Alcohol makes people more prone to committing suicide by violent methods like hanging, using a firearm or by falling to death, says a new study.

Nearly, one-fourth of all suicide cases studied reported that the victim had blood alcohol levels of at least 0.08 g/dL.

Previous studies have said that suicide completers were more likely to test positive for alcohol. Experts say that the risk of suicide by lethal methods is more often in alcohol abusers than general population.

The study was based on an analysis of 58,000 suicide cases in 16 states. Researchers found that 22 percent of the victims were legally intoxicated at the time of death. Men (24 percent) were slightly more likely than women (17 percent) to have killed themselves while drunk.

"This is the largest study to date in the U.S. that looked at blood alcohol levels at the time of death. Most studies in the past have focused on the risk of suicide among people with chronic alcohol problems like alcoholism or alcohol dependence," said Dr. Mark Kaplan, professor of community health at Portland State University and the study lead researcher, according to FoxNews.

In the study, researchers found that in more than half of the suicide cases there was no prior history of alcohol abuse although many had a previous record of mental disorder. Other studies have shown that alcohol abusers who don't have any other mental disorders are at risk of committing suicide.

Alcohol's role in suicide is a widely studied topic. Many researchers treat alcoholism or alcohol intake prior to attempted suicide as a subset factor rather than a cause itself. A study from Australia said that victims who tested positive for alcohol were more likely to be young males with a recent breakup with intimate partner.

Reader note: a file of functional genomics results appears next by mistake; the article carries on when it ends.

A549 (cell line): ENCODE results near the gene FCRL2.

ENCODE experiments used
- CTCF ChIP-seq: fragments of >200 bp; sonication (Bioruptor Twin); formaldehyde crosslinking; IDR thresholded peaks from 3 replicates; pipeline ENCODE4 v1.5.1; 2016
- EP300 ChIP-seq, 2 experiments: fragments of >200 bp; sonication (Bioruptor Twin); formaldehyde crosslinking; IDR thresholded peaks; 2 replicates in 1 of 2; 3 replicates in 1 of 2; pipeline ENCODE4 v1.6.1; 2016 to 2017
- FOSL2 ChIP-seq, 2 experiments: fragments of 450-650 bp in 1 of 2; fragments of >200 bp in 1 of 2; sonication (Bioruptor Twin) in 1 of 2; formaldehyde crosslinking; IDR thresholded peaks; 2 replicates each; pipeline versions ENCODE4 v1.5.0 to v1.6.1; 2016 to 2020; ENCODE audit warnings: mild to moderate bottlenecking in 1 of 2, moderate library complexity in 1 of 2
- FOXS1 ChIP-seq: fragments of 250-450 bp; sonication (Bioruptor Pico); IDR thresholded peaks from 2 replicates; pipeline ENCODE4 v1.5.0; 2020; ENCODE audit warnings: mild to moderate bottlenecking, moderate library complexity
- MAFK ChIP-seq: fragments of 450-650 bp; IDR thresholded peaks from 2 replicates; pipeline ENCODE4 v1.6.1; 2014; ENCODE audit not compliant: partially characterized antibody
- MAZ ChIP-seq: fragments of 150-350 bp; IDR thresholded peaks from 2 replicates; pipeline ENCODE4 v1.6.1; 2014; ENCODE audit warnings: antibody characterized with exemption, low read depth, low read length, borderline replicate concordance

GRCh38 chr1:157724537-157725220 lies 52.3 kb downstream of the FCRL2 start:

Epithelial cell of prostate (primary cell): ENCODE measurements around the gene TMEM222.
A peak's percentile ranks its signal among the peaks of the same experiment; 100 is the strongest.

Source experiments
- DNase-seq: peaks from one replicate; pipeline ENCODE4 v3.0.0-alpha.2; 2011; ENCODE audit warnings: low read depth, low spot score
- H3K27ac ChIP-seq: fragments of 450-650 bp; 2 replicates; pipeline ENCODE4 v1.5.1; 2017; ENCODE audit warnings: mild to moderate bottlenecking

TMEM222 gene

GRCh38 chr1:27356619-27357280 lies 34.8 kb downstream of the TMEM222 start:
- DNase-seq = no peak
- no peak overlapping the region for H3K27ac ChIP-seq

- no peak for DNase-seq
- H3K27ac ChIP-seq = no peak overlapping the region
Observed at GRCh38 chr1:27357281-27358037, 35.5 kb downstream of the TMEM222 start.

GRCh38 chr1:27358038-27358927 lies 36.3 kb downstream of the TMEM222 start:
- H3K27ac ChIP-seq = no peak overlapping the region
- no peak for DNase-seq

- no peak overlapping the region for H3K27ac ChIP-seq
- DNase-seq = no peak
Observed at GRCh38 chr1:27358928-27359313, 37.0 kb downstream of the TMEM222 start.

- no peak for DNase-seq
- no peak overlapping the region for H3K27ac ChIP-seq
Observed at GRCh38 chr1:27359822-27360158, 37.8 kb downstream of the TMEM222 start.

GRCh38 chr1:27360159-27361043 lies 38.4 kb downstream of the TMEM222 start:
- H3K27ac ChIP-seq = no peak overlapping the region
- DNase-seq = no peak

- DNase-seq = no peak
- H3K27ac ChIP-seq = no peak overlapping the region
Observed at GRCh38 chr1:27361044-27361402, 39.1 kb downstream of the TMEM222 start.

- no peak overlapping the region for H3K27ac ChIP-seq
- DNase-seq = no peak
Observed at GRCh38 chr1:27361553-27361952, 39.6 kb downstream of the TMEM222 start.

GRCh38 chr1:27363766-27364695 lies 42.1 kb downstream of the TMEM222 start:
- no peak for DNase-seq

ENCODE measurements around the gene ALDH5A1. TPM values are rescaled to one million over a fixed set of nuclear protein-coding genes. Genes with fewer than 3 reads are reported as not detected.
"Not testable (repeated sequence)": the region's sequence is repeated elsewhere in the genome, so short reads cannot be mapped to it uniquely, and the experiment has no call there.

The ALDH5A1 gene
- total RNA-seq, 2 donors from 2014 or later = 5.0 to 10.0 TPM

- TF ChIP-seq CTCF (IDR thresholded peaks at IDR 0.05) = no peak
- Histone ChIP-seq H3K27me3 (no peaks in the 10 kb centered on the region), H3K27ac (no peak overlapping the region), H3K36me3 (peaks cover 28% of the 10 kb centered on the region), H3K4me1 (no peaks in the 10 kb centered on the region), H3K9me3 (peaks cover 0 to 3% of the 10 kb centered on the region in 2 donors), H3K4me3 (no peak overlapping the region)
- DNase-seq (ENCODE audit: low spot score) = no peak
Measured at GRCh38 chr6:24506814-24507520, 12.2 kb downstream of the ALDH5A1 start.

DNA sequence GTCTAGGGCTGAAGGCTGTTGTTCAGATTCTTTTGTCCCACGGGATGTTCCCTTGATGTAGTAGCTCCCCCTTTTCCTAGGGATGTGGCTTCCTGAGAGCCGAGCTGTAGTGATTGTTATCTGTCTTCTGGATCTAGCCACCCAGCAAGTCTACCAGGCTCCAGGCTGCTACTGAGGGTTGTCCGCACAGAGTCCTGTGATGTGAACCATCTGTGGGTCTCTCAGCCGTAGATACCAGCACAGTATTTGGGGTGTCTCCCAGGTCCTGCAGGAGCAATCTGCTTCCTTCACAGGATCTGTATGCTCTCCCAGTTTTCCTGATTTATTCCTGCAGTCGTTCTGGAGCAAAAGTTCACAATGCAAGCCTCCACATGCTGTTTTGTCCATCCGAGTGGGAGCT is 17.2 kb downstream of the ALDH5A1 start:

"One hypothesis is these were individuals responding to major life stressors or crises, who engaged in drinking with a firearm present within a few hours of taking their lives and became disinherited by the alcohol. They were drinking excessively in order to make it possible to die by suicide," Kaplan said.

"When you look at men who die by suicide across the age span, there is a dramatic reduction in the likelihood of intoxication among older men. For younger men, the act of dying by suicide may be more impulsive, and alcohol might facilitate the completion of that suicide. We’re more likely to see young men taking their lives in the presence of life crises such as financial problems, criminal justice problems or problems with an intimate partner," he said.

"In older age, it’s a more planned outcome. Older men are more likely to take their lives in the presence or chronic health problems," Kaplan added.

According to World Health Organization, a person dies of suicide every 40 seconds in the world. Suicide rates have increased by as much as 60 percent in less than half century.

WHO also says that in Europe and North America, alcohol abuse, mental disorders, depression etc. are the major risk factors while in Asia, impulsivity plays a major role in suicide.

The study was published online Thursday in BMJ’s Injury Prevention.